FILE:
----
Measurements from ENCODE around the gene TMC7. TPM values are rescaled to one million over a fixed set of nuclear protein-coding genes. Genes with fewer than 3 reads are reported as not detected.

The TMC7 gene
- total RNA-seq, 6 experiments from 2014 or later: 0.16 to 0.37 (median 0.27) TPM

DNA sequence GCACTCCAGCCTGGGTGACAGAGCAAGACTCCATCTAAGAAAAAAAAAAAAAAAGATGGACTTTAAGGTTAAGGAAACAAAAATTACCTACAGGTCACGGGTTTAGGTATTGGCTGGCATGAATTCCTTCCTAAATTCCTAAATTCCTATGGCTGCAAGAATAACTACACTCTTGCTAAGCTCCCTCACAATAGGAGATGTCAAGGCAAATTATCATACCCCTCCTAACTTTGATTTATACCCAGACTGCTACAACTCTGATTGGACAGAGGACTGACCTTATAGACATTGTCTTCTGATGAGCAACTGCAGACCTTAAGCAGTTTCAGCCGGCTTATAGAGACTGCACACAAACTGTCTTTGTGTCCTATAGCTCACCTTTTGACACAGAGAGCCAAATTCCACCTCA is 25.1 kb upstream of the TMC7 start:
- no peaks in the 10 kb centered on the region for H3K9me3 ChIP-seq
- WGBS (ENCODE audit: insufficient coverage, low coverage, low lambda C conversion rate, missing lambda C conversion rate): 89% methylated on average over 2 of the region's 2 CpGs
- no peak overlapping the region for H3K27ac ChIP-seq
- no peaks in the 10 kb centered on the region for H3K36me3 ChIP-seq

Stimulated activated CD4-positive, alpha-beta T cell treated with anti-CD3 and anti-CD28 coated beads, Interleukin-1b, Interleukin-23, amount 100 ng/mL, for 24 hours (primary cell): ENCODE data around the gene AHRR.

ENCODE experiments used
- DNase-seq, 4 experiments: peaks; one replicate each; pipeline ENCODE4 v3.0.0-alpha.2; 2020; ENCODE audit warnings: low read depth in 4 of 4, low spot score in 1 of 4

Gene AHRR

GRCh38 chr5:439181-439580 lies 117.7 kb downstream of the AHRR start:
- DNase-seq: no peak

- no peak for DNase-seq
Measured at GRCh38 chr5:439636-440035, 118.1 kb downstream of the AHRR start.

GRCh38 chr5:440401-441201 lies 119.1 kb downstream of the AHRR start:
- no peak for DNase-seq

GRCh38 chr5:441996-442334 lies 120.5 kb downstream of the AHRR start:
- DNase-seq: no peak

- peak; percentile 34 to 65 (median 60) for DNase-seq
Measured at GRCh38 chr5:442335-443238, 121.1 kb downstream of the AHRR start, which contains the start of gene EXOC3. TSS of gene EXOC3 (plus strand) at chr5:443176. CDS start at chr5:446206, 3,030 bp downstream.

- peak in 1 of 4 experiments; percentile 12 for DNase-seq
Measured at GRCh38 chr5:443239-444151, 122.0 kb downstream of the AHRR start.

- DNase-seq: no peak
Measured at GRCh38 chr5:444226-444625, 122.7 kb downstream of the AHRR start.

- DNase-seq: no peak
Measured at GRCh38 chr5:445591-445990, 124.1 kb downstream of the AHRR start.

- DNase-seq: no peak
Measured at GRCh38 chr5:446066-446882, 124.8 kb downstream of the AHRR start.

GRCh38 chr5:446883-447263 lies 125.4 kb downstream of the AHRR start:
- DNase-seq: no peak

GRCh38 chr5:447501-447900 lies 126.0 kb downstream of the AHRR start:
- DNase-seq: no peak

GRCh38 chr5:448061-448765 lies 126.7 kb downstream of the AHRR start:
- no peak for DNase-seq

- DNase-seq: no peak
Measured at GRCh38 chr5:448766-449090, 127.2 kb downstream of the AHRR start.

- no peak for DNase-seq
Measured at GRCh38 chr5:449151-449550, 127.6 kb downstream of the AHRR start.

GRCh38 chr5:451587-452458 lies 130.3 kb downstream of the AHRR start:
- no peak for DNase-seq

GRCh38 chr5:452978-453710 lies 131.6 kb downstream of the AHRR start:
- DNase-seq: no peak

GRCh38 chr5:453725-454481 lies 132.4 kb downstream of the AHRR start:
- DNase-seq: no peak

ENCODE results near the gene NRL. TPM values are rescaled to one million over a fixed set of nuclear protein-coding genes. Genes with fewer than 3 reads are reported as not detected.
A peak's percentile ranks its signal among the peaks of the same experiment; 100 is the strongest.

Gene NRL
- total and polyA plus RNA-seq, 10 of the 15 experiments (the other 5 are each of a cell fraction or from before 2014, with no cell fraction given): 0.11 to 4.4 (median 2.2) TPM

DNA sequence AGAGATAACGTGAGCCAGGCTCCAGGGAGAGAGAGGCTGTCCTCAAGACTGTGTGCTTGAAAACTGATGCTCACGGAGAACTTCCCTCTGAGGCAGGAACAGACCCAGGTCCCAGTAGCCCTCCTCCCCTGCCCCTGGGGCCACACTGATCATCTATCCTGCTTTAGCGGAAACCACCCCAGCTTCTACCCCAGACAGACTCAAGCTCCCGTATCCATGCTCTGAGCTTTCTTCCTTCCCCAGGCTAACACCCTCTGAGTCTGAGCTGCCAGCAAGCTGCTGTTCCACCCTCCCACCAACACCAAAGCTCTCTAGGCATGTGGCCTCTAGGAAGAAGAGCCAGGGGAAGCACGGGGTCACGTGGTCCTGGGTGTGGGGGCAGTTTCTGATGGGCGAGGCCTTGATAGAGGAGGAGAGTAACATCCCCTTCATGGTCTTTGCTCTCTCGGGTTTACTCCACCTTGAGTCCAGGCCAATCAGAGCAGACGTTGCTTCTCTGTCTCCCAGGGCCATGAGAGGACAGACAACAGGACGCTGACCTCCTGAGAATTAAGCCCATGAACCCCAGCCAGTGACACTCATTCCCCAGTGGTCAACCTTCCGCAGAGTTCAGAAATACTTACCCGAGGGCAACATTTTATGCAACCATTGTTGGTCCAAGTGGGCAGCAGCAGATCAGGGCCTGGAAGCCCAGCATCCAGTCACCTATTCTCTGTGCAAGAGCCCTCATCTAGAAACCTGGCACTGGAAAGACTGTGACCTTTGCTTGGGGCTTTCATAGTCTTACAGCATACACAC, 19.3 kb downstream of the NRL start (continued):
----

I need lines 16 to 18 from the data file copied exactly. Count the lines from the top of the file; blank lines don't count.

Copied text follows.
Measured at GRCh38 chr5:439636-440035, 118.1 kb downstream of the AHRR start.

GRCh38 chr5:440401-441201 lies 119.1 kb downstream of the AHRR start:
- no peak for DNase-seq